Faculty Senate discusses pause on discontinuing programs

By Tessa Brubaker, Campus Reporter

President and CEO Kwang-Wu Kim announced at Faculty Senate’s May 4 meeting that he was “pausing” the decision to discontinue several dance-related therapy programs and terminate the tenured faculty associated with them to allow time for greater study of these recommendations.

“I take seriously the concern that the analysis of the viability of the programs has gaps in it, and if that is the case, then we can’t proceed,” Kim said. “I was touched and moved by the quote in the senate’s statement that tenured faculty should only be terminated as a very last resort, which of course I agree with too.”

During the meeting, held at Stage Two, 618. S. Michigan Ave., Senate president Raquel Monroe, associate professor in the Dance Department read aloud a letter from Kim in which he recommended the Board of Trustees withhold any decisions regarding program closures and faculty terminations until the next board meeting in October. The board had been scheduled to vote on the matter on May 5.

“What’s happening is that they’re doing the work that should have been done to begin with,” Monroe said. “They’re going back to do that work and to demonstrate the steps taken. We’re curious what that means for the [Senate] executive committee.”

The programs affected by Kim’s decision are the BA in early childhood education and three therapy programs, including the MA in dance movement therapy and counseling, and the graduate Laban certificate in movement analysis, as reported April 2 by The Chronicle.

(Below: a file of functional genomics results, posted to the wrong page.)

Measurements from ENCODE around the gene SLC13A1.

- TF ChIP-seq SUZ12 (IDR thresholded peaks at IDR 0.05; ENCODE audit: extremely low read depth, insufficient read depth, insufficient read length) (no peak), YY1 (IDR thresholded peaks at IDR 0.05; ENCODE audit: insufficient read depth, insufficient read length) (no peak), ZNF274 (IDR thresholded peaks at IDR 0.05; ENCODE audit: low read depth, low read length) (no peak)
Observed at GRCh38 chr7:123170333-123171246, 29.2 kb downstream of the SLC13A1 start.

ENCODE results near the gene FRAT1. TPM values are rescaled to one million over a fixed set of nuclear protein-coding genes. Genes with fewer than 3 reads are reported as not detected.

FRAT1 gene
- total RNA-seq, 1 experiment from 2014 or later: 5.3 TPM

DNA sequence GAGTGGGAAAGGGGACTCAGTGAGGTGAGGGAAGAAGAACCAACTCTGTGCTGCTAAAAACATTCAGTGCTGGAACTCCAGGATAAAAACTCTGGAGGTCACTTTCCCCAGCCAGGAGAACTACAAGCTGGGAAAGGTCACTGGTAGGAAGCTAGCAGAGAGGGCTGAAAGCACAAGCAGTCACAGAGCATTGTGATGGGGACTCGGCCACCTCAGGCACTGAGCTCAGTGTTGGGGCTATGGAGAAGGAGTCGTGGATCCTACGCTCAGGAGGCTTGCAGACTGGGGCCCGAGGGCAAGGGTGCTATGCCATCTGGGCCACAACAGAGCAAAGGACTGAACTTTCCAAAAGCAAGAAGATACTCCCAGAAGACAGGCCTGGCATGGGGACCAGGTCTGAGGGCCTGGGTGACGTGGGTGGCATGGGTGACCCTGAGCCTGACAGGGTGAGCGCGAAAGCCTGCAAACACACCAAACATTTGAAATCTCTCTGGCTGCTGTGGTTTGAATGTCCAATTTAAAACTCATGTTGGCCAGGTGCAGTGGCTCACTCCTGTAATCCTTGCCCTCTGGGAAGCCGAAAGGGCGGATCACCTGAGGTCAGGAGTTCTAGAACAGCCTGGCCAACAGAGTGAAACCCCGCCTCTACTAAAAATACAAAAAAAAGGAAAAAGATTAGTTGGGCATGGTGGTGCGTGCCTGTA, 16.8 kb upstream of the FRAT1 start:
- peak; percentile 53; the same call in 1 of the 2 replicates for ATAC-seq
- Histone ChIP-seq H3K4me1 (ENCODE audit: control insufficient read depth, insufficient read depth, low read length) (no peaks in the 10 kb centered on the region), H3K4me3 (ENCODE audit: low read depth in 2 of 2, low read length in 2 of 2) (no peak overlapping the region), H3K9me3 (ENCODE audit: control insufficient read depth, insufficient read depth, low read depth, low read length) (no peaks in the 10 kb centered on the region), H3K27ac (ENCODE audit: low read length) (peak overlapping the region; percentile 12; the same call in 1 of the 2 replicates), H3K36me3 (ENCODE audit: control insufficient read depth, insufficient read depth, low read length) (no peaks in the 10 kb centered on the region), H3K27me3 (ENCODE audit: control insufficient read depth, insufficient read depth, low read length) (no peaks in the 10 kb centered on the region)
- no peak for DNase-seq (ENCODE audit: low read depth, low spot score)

Kim said he has asked Wearden to prepare new reports by the end of August, which include a revised analysis of program viability that responds to concerns raised by Faculty Senate and a report about the alternative placements for the five tenure faculty.

The college’s ongoing enrollment decline is squeezing its resources, Kim said. The administration needs to evaluate programs that may have been valid when they were initiated but are not anymore because of these circumstances, he added.

“I heard there was some feeling that perhaps what was really going on here was the uncovering that this was a school that did not truly respect its tenured faculty, and I want you know again, from my perspective, nothing could be further from the truth,” Kim said. “What’s going on is we’re in tough times, we’re trying to figure things out and we’re going to decide as many options as possible.”

Kim said the changes to the curriculum and programs will add to the success of the student body.

“It is very difficult to build a meaningful life and career if you can’t get a job. That’s what we’re trying to do,” Kim said. “We’re trying to elevate the aspiration of the institution to guarantee the success of the students.”

During his presentation, Kim also said the committee to find a new provost will be determined before the end of the semester. The nationwide search for a new provost to replace Wearden, who will step down in June 2019 as Kim announced April 6, will start in the fall and be officially announced in late winter 2018 or early spring 2019, he said.

Sarah Odishoo, associate professor in the English and Creative Writing Department, said it is beneficial to have Kim at senate meetings.

“Your presence and your contributions on a regular basis and not once a semester would be invaluable,” Odishoo told Kim during the meeting. “People would benefit from understanding where you’re at and where we’re going.”

The Senate, also named Sean Andrews, associate professor in the Humanities, History and Social Sciences Department, as its new president to succeed Monroe immediately.

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